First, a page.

Analysis of Pavement Management Investment Choices

Summary of Cost Calculations for Three Sample Alternative Pavement Rehabilitation Strategies

In this example the utility of serviceability has been converted to reduced costs to users. These benefits or cost savings are different for the 3 alternative strategies. This approach requires the agency or their consultant to convert improvements to reduced costs. But the credibility of this conversion remains questionable and further work must be done to develop adequate information to convince managers and political leadership. All agency and user costs are then discounted to present values, very much like a benefit-cost approach. While the figures demonstrate the cost analysis, the risk of faulty calculations of user costs remains.A preferred approach because of the weakness of benefit or cost savings calculation would not assign dollar values to pavement performance but would maximize the level of PSI over the life of the facility, choosing the strategy with the largest area under the PSI curve.(15)

In this case, the objective would be the maximum performance for the minimum cost over some period of time. This could be achieved analytically by ranked comparison of the performance-cost ratios for a finite number of alternative maintenance treatments within a given budget: A more elaborate approach could use an optimization model like linear programming to provide the maximum performance for a mix of projects within a budget constraint or another version of a LP model would minimize total cost over time, constrained by required minimum serviceability levels across part of all of the network.

Choices for conducting a PMS and its required engineering studies and management analyses are the responsibility of the public works manager. Before making a budget recommendation, each manager ought to comprehend methods, data requirements, performance variables, research inputs and determine the staff and computer resources needed to complete the process.

Critical Questions for Maintenance System Managers
From the perspective of the public works manager, several questions and related policy issues are addressed. The following arguments are ordered according to the generic MM procedure introduced before.

  1. How is the agency’s infrastructure system performance being measured? Let it be a conscious choice of the management and not simply an acceptance of an engineering text or computer program. Of course, for any performance measures chosen, it must be possible to relate maintenance strategies and to decay of the system serviceability over time.
  2. Historical records of infrastructure systems provide a necessary start toward understanding MMS and achieving an analysis which is rational. Given the technical sophistication and an era of privatization, most will need to hire a consultant to survey systems, train staff and conduct analysis. While taking advantage of the consultant’s experience, can public works agencies develop the internal skills to gather information, comprehend the approach and the analysis and build the computer data bases needed?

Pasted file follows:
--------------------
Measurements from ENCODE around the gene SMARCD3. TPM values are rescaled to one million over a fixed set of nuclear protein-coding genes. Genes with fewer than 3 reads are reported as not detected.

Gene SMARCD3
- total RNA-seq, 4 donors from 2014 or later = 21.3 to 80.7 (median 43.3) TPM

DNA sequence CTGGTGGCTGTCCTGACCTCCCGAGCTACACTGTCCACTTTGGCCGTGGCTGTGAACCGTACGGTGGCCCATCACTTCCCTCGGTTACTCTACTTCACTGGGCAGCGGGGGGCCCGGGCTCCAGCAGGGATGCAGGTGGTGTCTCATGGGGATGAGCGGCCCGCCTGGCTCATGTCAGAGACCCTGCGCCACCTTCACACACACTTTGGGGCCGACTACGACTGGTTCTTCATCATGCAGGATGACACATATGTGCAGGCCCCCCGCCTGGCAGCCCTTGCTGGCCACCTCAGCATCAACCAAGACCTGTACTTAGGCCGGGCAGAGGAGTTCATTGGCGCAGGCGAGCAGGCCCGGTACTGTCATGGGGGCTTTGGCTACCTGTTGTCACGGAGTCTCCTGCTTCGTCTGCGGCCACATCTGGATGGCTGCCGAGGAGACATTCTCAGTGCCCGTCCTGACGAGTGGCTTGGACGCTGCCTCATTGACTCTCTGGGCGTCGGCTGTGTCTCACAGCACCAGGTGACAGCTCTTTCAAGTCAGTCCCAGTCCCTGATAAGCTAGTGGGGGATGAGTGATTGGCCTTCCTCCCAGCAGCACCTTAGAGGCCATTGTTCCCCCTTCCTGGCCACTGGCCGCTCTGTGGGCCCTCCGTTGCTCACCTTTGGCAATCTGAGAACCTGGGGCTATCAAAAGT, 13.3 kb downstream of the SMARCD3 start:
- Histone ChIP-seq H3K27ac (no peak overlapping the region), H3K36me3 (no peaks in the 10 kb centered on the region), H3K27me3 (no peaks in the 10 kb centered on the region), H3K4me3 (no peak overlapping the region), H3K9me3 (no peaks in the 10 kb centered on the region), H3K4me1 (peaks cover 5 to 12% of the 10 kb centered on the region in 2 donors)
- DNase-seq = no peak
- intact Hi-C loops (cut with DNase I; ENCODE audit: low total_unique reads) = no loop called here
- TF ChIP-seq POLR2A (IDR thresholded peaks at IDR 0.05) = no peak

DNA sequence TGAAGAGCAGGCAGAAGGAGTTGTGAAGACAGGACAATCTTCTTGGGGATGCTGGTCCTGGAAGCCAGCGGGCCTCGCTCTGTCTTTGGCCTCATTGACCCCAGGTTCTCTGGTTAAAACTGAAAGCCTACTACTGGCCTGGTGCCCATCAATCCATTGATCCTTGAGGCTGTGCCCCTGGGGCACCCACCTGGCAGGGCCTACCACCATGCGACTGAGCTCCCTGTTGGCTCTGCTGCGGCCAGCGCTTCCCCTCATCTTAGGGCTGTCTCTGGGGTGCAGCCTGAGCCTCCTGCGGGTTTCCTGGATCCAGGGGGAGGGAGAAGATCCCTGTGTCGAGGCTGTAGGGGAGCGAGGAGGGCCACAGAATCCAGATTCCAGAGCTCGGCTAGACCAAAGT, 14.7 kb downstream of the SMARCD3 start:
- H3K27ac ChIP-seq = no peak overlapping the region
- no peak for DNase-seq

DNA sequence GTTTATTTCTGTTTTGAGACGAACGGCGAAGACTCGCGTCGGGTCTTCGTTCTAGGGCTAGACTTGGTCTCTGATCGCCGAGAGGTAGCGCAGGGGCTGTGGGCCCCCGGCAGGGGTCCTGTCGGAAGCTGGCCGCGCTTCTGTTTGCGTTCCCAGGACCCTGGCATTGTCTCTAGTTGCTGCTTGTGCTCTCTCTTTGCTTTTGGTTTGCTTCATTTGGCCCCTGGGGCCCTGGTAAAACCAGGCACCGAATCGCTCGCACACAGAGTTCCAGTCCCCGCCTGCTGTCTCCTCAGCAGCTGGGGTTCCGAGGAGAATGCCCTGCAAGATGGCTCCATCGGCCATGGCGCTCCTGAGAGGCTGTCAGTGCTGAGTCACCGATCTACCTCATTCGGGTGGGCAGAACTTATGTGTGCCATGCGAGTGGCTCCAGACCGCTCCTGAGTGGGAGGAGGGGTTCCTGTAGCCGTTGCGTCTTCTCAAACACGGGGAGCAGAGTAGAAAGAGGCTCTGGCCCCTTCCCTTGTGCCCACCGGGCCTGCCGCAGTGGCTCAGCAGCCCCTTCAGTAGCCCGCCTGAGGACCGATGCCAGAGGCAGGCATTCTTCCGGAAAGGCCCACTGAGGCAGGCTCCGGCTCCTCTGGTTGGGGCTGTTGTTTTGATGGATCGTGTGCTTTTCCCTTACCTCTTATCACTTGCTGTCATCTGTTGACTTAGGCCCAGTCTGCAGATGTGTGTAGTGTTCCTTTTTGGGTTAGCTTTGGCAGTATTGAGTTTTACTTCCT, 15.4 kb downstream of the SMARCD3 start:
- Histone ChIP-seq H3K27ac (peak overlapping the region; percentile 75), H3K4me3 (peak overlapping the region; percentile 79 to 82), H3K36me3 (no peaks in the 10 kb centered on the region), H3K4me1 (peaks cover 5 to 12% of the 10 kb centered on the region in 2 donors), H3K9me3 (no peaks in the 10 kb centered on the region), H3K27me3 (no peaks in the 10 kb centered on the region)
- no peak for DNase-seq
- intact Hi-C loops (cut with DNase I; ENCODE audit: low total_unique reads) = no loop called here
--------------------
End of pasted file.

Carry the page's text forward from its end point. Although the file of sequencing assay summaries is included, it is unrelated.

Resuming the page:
3. Since the most difficult part of the process in the determination of performance decay rates for systems under different maintenance applications, most agencies will need to rely on research of others and use consultants to develop these relationships. Managers can become technical critics at this stage, using their engineering and administrative staff to insure understanding and prevent domination by technicians and consultants.
  4. Decisions about the economic or analytical methods used to finally choose a set of maintenance projects is the burden of public works managers. In reality, many agencies will choose a simple ranking of projects by cost, possibly with some heuristic rule for selecting projects within the budget constraint. A simple approach results for a variety of reasons. First simplicity readily allows political input: second, managers may not understand the methods: third, data availability may limited analysis and, finally, the cost of elaborate analysis is often unacceptable? Managers need to recognize their obligation to choose the method used to select projects when they enter into an agreement with a consultant.
  5. Project cost control is always desirable for budget responsibility, but a valuable payoff of a comprehensive cost accounting record goes beyond fiduciary control. Such data is essential to provide information to validate MMS decisions. Were the costs predicted in design or in the maintenance decision stage accurate? This same control system can include observation of infrastructure facility serviceability, also critical to validation of the MMS methodology.